When the first Lumascape was shared by Luma Partners in 2010, it listed a few hundred marketing technology companies. The latest version shows nearly 5,000 brands, now in an epic struggle to stand out and be part of the mission critical tech stack of modern marketers. Clearly, not all of these brands will make the cut as increasingly sophisticated practitioners seek out a handful of tools that will yield the ultimate triumph–measurably effective spending of marketing dollars.
In part 2 of my interview with Receipt Bank Chief Marketing Officer Eric Eden, we dive deeper into the challenges of budgeting and staffing for your foundational tech stack as well as additional tools he's deployed of late. Most of all, you'll see that you need to approach this with precision, recognizing that none of this software runs itself and that a wide range of expertise is required to optimize performance. If you missed part 1 of our interview, click here.
Are there difficulties tied into budgeting and securing funding for tech?
My experience has been that if you're not honest with the leadership team about what a project is going to cost, then what basis do you have to go back later and say, "Well, we spent the half-million dollars on the software but now we realize we need to hire five people that are going to cost us another quarter million dollars a year for the next three years?" The best thing to do is be upfront, really look into it and ask what it's going to take to run every piece or system of software.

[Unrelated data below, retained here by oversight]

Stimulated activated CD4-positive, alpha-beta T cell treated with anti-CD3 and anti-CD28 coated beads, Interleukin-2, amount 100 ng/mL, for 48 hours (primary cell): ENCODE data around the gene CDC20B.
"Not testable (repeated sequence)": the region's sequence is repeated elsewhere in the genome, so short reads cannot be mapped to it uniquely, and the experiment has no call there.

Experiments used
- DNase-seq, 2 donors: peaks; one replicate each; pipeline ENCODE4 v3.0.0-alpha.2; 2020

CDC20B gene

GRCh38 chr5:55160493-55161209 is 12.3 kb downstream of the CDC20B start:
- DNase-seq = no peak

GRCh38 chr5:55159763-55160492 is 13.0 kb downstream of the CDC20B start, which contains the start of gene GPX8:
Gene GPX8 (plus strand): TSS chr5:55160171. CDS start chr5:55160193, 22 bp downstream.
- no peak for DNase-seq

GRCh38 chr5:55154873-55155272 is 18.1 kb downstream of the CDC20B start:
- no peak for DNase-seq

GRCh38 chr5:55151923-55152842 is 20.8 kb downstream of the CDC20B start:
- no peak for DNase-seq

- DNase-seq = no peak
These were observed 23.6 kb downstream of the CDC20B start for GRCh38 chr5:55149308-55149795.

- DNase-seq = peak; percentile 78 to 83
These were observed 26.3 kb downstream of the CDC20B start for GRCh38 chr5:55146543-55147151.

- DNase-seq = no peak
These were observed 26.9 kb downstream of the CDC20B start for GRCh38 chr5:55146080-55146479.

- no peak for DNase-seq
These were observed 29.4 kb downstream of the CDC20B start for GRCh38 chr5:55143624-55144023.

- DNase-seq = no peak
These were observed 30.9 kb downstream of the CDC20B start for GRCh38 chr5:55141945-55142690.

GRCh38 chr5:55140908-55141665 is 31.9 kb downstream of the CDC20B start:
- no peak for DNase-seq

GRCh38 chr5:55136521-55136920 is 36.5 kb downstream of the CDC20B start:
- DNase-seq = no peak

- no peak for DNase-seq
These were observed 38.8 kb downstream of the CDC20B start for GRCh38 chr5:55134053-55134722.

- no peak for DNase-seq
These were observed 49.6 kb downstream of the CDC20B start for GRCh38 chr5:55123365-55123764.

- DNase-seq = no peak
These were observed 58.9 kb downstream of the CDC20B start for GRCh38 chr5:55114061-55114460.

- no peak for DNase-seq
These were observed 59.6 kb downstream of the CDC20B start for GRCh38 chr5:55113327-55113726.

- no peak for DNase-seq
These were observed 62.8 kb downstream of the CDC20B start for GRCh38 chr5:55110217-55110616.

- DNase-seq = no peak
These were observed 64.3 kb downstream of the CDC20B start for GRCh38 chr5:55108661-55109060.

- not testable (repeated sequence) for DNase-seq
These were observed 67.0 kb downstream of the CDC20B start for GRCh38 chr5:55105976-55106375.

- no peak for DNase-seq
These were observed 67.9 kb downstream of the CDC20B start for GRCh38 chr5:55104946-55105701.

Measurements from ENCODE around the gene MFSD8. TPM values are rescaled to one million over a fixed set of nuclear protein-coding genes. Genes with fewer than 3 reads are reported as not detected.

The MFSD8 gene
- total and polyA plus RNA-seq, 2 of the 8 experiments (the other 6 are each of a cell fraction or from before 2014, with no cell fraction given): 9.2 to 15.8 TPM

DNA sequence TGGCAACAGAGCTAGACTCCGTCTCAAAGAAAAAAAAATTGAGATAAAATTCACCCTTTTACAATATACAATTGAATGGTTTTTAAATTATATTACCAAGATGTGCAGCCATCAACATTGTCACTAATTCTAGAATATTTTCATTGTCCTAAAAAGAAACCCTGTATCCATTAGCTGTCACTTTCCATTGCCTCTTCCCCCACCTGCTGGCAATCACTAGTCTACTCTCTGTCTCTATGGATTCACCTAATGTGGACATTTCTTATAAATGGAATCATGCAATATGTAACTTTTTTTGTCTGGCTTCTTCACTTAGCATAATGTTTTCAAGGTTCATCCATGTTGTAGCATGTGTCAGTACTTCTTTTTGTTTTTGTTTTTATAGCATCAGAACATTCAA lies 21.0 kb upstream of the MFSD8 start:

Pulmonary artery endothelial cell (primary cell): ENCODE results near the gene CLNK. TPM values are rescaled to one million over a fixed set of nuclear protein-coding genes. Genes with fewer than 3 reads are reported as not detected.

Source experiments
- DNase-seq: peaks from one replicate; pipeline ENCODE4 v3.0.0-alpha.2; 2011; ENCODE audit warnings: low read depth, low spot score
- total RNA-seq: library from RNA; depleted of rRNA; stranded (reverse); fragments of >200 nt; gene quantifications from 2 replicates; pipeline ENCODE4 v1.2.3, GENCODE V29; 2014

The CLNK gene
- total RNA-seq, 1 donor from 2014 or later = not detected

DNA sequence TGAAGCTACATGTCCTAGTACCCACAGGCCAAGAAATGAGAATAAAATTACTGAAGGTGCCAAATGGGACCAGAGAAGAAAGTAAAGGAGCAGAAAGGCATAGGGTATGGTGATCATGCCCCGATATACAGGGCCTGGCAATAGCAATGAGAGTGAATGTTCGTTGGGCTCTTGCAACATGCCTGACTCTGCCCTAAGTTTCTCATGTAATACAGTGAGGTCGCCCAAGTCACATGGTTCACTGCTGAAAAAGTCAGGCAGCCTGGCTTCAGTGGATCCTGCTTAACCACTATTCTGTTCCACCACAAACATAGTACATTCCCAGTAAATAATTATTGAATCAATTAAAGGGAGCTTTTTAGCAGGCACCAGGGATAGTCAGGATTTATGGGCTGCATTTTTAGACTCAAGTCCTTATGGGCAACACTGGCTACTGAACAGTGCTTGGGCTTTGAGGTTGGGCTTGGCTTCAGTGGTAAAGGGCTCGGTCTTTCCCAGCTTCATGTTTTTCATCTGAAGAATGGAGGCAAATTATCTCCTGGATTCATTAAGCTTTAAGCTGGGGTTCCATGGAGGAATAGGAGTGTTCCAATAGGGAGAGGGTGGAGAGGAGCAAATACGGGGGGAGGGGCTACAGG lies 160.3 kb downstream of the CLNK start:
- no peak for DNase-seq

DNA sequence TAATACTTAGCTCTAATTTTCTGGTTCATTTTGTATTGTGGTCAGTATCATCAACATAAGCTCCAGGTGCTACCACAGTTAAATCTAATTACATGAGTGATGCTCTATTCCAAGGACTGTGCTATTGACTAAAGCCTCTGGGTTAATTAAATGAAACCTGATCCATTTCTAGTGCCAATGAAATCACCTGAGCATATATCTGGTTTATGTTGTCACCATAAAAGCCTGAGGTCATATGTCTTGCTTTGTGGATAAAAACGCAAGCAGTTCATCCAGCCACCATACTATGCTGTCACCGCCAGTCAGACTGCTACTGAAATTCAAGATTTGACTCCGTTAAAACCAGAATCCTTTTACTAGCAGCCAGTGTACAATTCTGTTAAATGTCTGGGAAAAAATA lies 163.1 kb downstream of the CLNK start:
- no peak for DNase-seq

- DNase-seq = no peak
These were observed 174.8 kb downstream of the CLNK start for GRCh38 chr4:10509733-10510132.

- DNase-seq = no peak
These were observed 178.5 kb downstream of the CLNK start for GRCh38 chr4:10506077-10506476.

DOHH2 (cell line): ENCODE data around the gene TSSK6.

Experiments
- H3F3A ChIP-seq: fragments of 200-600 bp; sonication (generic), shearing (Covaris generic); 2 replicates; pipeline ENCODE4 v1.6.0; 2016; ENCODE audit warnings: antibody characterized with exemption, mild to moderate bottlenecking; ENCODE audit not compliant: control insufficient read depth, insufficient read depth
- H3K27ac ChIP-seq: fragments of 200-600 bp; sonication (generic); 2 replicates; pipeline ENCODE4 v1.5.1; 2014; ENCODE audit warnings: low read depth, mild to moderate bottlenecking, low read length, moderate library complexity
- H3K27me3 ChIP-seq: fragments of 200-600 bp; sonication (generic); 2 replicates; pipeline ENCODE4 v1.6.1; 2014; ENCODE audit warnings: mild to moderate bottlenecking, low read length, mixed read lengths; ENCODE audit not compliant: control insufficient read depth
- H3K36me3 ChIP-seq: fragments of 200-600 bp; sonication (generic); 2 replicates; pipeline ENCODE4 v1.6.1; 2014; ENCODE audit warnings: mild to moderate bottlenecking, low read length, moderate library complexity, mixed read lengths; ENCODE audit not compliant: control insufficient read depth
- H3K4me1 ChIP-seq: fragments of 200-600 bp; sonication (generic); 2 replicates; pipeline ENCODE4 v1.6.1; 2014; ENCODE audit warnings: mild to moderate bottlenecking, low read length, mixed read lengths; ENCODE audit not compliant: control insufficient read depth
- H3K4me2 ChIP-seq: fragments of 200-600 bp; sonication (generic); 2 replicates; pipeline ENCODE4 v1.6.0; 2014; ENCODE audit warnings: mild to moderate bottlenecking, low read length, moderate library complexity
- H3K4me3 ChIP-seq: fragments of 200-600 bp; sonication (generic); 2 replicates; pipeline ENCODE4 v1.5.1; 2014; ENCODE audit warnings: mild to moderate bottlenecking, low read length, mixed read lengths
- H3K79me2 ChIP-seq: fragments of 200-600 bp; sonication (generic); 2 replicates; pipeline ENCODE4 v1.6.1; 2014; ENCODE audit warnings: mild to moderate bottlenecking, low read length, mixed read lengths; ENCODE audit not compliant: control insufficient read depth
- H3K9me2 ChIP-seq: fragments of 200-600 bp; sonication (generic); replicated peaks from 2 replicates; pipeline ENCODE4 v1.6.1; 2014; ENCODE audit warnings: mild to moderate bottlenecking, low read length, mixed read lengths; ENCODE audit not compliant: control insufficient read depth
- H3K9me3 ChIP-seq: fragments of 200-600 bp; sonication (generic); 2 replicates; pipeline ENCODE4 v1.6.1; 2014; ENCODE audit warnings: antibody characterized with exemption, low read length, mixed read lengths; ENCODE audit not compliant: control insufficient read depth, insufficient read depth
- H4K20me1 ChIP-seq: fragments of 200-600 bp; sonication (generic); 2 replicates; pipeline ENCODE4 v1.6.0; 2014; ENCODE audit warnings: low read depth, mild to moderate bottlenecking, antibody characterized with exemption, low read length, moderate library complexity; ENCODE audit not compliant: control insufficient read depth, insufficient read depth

The best way to think about that is to ask other users of the systems when you do reference checks. "Oh, how many people do you have that manage this system? How much of their time does it take?" And if you ask people that about marketing automation systems, commonly they'll say they have three to five people managing it full-time. It's not that hard to uncover.
That must make it harder to get approved, right?
Yes, when you're honest about the entire cost of the investment it raises the price tag. It makes it harder to get approved, but it's better to do that up front, in my experience, then to look back and say "We didn't plan it out correctly. And now we need to do it because we're committed." If you do that, then people just have bad feelings, like they were tricked. Either you weren't smart enough to look into it, or you're playing games with them. You don't want that bad feeling in people's stomachs, particularly with finance executives. They want you to think through these things upfront as part of the due diligence.
How do you manage different integrations on a more complex tech stack?
It comes down to being able to visualize and make sure that data flows are working all the way to reporting. And having multiple sources of data, multiple layers can be very valuable. But all integrations are not created equal. People say they are integrated with Salesforce but you have to really drill into that. What does that mean exactly? What exactly does the integration do?
Can you provide a specific example?
Yes. When I was at Cvent, the integration between Cvent and Salesforce was that if someone registers for an event via Cvent, Cvent would push it into Salesforce that the person was registered in their Salesforce record, which was great. And it did do other things. But too much can be left up to the imagination if you're not clear on what "integration" means. Is it a two-way data flow, back and forth? Is it one-way? Exactly what fields can be updated? There's a lot of room for interpretation there and that's really why you need someone who is savvy with systems, even security. If you have a security breach and someone gets in one of the systems and they realize they can get from that system into all the connected systems, things can get really scary, really fast.